Great organizations often have great cultures. And these organizations attract and retain top talent (even in the current recruiting climate) because their reputations of being great places to work precede them. Employees who work at organizations with strong cultures are generally satisfied and engaged, which leads to the organization earning higher revenues as their employees outperform those who work elsewhere.
So what does poor company culture look like? If your organization has difficulty hitting goals, attracting (or retaining) top talent, has high employee turnover or disengaged teams, these are all clear signs of a faulty culture, better known as broken culture syndrome.
Whether your culture is lacking, needs a complete overhaul, or your organization is experiencing any of these symptoms, here are the 10 steps I walk my clients through to assess their business, transform their culture and ultimately improve their overall success.
1. Determine Key Business Objectives
I worked with a client’s board of directors in a long-term care facility, and the board wasn’t happy with the CEO’s performance or where the organization was headed. After meeting the board, I sat down with the CEO and discovered he had a spreadsheet tracking 18 different business objectives.
By focusing on too many outcomes, he hadn’t achieved any of them, which led to the board’s confusion and frustration.
Every organization has multiple priorities, but you can’t simultaneously impact 18 different objectives. Instead, identify perhaps three or four overarching outcomes that will drive your organization’s success — and do those first.
Once your original objectives are underway, you can start delegating the remaining goals to various teams and leaders (but make sure you have time and space to hold them accountable).
2. Emotionally Connect Employees To Your Goals
Once you have identified the three or four key business outcomes that will drive organizational success, now you need emotional commitment from your employees to work toward these goals.
For example, most employees understand how important the customer experience is, but intangible factors can impact the experience without your employees even knowing, like revenue goals or customer retention numbers. You need to communicate why these objectives are important to driving customer satisfaction — and then your employees must be willing to commit to achieving those outcomes.
This is likely the hardest (and longest) step in any cultural transformation process, because change is hard. It can be difficult recruiting the majority of your workforce to become emotionally invested in your company’s goals — particularly for larger organizations.
If, at the end of this process, your people are still disconnected and unwilling to change, it is likely you will need to manage them out of the organization — but be patient with them as you work through this process together, as it takes time to adjust to new objectives.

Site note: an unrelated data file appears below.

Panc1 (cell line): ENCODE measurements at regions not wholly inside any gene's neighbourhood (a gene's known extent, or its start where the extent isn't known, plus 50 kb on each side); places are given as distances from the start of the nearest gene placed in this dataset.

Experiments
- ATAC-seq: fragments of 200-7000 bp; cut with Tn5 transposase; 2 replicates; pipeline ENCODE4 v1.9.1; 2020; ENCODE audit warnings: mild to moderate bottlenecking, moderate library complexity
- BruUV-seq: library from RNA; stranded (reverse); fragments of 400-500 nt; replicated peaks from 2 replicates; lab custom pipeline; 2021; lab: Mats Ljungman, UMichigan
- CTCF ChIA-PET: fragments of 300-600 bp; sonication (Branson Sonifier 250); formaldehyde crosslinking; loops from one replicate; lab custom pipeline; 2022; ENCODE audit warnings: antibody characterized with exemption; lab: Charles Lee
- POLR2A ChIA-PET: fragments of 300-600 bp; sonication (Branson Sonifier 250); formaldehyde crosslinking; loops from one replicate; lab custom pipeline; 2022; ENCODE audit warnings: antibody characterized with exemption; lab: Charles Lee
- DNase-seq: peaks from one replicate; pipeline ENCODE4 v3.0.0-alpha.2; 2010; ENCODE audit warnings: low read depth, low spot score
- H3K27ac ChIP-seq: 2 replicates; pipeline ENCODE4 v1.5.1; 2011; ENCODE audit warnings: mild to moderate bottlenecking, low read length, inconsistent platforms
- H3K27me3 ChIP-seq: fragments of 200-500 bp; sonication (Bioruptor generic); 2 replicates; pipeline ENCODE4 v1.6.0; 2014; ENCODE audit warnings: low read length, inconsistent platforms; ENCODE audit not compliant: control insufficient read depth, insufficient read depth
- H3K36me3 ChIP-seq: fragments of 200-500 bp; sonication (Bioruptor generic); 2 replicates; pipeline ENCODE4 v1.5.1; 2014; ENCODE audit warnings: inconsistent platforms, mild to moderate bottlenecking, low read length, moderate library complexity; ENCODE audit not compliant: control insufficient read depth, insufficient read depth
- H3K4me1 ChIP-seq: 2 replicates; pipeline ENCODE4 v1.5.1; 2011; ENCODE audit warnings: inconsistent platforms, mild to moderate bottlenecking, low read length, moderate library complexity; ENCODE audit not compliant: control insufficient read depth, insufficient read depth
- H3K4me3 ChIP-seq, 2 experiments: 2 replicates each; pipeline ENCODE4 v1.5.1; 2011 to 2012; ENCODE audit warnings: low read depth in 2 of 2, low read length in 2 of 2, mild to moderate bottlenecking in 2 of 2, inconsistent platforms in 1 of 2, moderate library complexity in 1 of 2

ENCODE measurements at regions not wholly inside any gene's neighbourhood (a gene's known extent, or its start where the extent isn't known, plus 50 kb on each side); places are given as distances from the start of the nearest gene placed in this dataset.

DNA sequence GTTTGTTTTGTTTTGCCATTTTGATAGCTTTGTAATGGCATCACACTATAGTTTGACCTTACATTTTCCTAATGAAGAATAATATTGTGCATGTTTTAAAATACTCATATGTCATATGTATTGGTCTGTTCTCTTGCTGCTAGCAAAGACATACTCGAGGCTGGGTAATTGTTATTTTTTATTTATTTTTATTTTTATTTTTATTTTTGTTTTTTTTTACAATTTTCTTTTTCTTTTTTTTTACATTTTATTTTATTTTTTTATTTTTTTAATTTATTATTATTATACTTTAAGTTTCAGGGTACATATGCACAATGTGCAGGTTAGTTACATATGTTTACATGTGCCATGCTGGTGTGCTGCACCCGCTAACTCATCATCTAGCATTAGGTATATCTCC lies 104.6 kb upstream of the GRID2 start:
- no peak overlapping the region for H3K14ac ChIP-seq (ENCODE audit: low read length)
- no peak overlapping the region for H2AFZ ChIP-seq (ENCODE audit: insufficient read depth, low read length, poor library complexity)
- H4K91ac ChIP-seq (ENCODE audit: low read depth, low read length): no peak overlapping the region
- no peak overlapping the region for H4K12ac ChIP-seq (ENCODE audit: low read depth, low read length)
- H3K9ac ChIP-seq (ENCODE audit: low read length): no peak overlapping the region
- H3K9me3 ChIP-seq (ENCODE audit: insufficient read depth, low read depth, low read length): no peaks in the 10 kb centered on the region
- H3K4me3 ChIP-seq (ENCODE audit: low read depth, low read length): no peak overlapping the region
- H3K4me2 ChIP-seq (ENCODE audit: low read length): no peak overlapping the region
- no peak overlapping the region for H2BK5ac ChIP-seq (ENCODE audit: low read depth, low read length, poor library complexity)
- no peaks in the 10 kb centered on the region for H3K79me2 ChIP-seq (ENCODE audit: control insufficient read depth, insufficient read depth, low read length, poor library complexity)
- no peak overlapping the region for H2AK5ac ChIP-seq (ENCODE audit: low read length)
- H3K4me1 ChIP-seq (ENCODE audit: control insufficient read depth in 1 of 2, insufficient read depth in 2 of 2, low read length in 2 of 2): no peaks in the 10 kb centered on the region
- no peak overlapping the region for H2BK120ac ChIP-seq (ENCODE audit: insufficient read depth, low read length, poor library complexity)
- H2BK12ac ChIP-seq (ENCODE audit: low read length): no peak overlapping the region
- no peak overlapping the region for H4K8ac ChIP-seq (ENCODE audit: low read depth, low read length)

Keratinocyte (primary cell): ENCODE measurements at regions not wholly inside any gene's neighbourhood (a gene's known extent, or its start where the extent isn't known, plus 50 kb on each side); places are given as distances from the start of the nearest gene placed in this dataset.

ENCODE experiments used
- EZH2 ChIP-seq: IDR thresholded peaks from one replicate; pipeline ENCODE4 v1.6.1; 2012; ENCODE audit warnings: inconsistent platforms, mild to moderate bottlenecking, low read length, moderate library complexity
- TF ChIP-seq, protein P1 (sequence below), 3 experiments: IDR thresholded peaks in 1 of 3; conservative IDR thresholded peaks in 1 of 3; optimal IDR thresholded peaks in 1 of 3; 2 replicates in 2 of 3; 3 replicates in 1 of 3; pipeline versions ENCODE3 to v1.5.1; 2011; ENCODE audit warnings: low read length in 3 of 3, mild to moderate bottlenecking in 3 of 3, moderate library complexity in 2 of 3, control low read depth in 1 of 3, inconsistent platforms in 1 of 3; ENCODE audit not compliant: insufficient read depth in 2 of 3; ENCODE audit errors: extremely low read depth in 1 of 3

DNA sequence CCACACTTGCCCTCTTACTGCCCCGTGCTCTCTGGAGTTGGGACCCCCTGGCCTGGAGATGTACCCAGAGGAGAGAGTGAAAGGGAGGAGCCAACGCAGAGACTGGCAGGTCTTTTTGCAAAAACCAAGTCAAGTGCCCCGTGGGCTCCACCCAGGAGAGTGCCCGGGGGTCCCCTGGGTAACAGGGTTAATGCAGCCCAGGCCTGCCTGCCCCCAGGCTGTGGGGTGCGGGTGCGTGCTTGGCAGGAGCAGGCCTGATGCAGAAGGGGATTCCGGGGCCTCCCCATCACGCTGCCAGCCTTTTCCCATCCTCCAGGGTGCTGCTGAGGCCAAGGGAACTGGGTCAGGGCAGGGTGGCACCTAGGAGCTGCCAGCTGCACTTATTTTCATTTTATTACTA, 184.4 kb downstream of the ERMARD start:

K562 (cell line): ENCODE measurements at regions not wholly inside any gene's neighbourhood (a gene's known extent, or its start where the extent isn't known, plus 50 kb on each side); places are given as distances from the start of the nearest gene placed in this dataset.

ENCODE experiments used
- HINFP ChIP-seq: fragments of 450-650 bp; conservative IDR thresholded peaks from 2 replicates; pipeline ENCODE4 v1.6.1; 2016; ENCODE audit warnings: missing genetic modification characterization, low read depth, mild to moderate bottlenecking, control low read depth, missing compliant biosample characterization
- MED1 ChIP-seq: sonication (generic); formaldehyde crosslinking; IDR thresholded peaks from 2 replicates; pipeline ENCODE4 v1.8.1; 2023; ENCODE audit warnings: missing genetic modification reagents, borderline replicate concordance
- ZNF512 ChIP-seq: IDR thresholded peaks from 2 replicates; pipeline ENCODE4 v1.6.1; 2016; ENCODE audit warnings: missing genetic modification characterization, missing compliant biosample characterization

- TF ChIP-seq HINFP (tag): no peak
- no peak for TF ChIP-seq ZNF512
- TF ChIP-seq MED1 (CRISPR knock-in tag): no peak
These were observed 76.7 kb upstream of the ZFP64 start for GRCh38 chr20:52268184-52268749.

3. Design A Compelling Employee Experience
Designing what your employee experience will look like is a vital step in cultural transformation. In order to do this effectively, you need to ask your people what they want, what you can do for them, and then deliver.
When people at your organization have a compelling employee experience, not only will they get behind what you’re doing (and feel good about it too), but they become emotionally committed to your organization. As a group, they’ll band together and work toward organizational goals all the while talking about what a great place your organization is to be and work at. Learn why improving your employee experience is the KEY to retaining top talent.
4. Start With The Highest Impact Goals
The larger an organization gets, the harder it becomes to design an employee experience and build that necessary emotional commitment. So I recommend that you start with the highest impact goals, and with small groups of people.
I call this the sandwich effect: Start by rolling out new objectives with your leadership team, followed by the frontline employees, and then move inward to the rest of your organization.
To ensure this method succeeds, first ask yourself: Can we give the leadership team what they need to commit to these goals within their departments and functions?
Secondly, can we empower our frontline employees to carry out these goals? Because they are some of the most impactful people you have when it comes to delivering a positive customer experience.
By starting with these two smaller test groups, you get a sense of what’s working (and what’s not) before you roll out the changes organization-wide.
5. Match Employee Behavior To Your Future Culture
Once you start informing people of the new culture envisioned for your organization, the next step is to start changing their behavior. The major challenge is helping to shift their behavior so it matches the culture you’re trying to design.